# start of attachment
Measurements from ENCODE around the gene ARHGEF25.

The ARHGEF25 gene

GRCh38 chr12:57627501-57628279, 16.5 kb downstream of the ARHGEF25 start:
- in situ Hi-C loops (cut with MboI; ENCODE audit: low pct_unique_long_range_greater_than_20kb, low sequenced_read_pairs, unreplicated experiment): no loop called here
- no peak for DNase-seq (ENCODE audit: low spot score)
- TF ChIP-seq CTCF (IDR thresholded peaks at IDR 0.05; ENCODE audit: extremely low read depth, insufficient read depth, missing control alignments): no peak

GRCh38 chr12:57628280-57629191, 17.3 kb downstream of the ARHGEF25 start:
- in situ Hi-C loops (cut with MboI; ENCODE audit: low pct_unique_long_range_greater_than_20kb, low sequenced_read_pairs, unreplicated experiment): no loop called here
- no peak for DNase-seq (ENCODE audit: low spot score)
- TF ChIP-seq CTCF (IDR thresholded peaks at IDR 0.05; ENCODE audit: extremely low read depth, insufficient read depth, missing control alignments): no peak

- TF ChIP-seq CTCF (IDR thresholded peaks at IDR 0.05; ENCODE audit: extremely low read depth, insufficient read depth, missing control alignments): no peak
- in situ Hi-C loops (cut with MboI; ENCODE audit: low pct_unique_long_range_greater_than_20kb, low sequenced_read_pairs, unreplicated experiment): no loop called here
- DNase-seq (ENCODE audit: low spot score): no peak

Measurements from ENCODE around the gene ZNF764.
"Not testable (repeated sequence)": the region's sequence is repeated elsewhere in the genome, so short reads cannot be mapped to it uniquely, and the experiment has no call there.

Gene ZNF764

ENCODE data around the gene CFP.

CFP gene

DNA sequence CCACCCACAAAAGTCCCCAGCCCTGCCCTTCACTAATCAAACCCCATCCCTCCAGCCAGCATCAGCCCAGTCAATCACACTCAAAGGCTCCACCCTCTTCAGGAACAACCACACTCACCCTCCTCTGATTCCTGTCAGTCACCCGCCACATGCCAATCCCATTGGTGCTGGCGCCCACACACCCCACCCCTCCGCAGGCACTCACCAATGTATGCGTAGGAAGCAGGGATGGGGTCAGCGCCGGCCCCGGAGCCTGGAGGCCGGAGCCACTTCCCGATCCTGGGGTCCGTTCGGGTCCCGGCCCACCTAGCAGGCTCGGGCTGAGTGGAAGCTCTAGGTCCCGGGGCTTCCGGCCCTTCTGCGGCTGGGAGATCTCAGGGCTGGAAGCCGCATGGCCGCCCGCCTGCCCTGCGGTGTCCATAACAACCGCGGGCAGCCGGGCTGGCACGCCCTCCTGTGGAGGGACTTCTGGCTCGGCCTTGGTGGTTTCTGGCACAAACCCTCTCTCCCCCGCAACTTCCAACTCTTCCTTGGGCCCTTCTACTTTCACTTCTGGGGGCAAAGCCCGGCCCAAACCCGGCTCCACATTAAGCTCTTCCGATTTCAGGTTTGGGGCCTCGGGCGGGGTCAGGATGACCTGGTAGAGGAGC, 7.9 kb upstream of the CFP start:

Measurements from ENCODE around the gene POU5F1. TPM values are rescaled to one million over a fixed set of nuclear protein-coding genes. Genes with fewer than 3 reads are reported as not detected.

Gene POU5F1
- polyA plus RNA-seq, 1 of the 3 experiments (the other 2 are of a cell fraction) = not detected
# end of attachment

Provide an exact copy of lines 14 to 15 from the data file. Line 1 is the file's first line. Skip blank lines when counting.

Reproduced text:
Measurements from ENCODE around the gene ZNF764.
"Not testable (repeated sequence)": the region's sequence is repeated elsewhere in the genome, so short reads cannot be mapped to it uniquely, and the experiment has no call there.